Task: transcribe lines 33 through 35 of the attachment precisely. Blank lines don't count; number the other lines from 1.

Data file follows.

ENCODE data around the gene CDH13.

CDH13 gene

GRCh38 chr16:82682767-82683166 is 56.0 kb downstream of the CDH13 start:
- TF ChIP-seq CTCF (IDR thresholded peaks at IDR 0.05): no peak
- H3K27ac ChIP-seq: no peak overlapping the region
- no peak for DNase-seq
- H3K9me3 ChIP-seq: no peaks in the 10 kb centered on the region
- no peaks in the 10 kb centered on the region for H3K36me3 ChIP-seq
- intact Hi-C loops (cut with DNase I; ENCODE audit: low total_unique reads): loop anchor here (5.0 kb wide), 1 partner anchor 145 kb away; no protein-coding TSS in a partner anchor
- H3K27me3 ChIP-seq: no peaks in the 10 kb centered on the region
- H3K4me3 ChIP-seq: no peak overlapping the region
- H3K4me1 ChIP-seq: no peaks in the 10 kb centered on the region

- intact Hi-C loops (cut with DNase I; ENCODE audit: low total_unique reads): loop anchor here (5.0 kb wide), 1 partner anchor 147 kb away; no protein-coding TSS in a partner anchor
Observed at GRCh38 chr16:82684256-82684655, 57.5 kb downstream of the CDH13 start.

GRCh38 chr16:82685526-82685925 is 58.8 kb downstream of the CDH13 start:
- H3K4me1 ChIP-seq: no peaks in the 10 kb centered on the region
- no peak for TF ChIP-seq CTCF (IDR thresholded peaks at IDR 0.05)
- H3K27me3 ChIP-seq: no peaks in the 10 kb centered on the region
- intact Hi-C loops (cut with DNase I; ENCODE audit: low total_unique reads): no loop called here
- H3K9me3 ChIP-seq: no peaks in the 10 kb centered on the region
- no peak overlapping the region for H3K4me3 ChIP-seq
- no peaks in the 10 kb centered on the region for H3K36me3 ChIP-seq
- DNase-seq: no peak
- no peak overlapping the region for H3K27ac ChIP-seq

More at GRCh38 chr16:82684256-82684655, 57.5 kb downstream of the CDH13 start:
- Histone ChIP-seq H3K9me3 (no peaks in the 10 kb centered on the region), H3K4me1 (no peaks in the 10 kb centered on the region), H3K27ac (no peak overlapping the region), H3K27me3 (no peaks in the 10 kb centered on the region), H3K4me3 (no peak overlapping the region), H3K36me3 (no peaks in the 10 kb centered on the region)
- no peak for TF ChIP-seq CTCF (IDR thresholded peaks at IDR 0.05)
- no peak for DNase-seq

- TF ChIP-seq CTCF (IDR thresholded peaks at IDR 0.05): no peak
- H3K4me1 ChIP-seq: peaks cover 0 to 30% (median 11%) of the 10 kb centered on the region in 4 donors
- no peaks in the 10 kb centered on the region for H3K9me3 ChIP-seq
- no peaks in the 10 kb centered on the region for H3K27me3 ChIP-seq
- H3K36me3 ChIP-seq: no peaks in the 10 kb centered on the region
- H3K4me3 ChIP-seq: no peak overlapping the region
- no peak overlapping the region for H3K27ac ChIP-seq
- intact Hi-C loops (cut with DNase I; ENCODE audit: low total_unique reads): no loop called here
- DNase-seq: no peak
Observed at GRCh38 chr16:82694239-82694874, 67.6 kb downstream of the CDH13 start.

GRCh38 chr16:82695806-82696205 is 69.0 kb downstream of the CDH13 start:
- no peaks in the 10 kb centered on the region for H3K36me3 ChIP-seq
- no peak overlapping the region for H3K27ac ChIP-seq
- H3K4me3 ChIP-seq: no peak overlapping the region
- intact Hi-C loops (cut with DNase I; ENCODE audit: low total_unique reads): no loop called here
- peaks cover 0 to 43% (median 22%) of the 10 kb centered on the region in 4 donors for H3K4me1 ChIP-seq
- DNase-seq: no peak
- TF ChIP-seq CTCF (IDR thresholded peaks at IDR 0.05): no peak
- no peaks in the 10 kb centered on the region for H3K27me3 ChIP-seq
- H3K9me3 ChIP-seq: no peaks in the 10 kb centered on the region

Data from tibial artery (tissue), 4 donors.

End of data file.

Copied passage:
- H3K36me3 ChIP-seq: no peaks in the 10 kb centered on the region
- H3K4me3 ChIP-seq: no peak overlapping the region
- no peak overlapping the region for H3K27ac ChIP-seq